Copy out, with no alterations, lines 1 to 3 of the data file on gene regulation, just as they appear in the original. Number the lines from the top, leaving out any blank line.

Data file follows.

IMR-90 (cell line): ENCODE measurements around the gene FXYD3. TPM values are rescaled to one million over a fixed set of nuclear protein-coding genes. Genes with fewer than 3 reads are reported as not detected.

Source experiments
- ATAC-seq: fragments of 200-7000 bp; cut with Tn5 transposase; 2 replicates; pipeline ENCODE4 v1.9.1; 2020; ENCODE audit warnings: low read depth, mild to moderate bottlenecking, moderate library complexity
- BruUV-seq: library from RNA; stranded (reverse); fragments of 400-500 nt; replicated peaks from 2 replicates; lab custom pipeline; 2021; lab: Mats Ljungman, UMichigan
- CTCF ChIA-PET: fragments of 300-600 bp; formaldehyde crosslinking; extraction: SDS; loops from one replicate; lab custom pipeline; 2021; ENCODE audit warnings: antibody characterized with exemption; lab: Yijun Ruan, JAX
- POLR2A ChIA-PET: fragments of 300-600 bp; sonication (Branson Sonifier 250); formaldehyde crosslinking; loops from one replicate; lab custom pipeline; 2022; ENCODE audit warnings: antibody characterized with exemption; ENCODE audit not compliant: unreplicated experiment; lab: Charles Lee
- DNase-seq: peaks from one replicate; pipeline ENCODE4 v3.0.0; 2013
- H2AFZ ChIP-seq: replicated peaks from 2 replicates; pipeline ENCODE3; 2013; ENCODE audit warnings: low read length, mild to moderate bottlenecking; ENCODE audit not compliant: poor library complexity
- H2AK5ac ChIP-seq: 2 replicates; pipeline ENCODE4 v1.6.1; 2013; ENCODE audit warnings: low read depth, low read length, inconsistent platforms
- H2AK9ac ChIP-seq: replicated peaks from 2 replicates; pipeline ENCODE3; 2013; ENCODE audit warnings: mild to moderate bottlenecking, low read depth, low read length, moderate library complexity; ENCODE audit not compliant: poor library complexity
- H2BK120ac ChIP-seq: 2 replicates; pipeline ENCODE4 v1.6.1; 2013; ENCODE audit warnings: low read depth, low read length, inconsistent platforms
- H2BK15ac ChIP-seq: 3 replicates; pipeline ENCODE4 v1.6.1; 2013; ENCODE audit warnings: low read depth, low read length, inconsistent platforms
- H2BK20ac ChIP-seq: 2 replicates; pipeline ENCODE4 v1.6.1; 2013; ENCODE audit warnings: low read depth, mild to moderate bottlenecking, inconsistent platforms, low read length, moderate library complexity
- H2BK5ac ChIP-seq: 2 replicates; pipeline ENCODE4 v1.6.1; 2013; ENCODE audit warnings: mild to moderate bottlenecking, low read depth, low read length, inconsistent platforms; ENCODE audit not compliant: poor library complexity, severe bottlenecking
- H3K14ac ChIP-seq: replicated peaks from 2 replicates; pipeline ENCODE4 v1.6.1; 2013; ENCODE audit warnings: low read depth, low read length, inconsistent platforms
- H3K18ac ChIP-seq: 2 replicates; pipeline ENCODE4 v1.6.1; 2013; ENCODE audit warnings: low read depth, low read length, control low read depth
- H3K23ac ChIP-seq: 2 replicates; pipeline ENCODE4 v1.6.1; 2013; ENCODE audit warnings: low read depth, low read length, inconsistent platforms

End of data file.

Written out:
IMR-90 (cell line): ENCODE measurements around the gene FXYD3. TPM values are rescaled to one million over a fixed set of nuclear protein-coding genes. Genes with fewer than 3 reads are reported as not detected.

Source experiments
- ATAC-seq: fragments of 200-7000 bp; cut with Tn5 transposase; 2 replicates; pipeline ENCODE4 v1.9.1; 2020; ENCODE audit warnings: low read depth, mild to moderate bottlenecking, moderate library complexity